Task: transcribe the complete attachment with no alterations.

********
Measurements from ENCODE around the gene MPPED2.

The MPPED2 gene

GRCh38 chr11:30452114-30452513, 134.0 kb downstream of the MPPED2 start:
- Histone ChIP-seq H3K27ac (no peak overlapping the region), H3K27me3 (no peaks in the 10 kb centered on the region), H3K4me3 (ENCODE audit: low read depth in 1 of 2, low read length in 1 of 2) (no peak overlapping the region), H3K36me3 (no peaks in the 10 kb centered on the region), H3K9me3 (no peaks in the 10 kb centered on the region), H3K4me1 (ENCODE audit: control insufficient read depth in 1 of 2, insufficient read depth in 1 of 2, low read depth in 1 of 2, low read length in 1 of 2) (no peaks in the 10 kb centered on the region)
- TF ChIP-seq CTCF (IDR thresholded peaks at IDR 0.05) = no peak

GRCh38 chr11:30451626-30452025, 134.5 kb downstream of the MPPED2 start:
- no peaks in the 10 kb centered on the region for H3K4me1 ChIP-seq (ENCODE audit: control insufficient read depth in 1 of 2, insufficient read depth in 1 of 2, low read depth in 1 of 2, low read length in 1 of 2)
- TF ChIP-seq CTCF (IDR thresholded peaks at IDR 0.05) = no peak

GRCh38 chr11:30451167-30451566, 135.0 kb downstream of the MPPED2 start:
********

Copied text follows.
Measurements from ENCODE around the gene MPPED2.

The MPPED2 gene

GRCh38 chr11:30452114-30452513, 134.0 kb downstream of the MPPED2 start:
- Histone ChIP-seq H3K27ac (no peak overlapping the region), H3K27me3 (no peaks in the 10 kb centered on the region), H3K4me3 (ENCODE audit: low read depth in 1 of 2, low read length in 1 of 2) (no peak overlapping the region), H3K36me3 (no peaks in the 10 kb centered on the region), H3K9me3 (no peaks in the 10 kb centered on the region), H3K4me1 (ENCODE audit: control insufficient read depth in 1 of 2, insufficient read depth in 1 of 2, low read depth in 1 of 2, low read length in 1 of 2) (no peaks in the 10 kb centered on the region)
- TF ChIP-seq CTCF (IDR thresholded peaks at IDR 0.05) = no peak

GRCh38 chr11:30451626-30452025, 134.5 kb downstream of the MPPED2 start:
- no peaks in the 10 kb centered on the region for H3K4me1 ChIP-seq (ENCODE audit: control insufficient read depth in 1 of 2, insufficient read depth in 1 of 2, low read depth in 1 of 2, low read length in 1 of 2)
- TF ChIP-seq CTCF (IDR thresholded peaks at IDR 0.05) = no peak

GRCh38 chr11:30451167-30451566, 135.0 kb downstream of the MPPED2 start: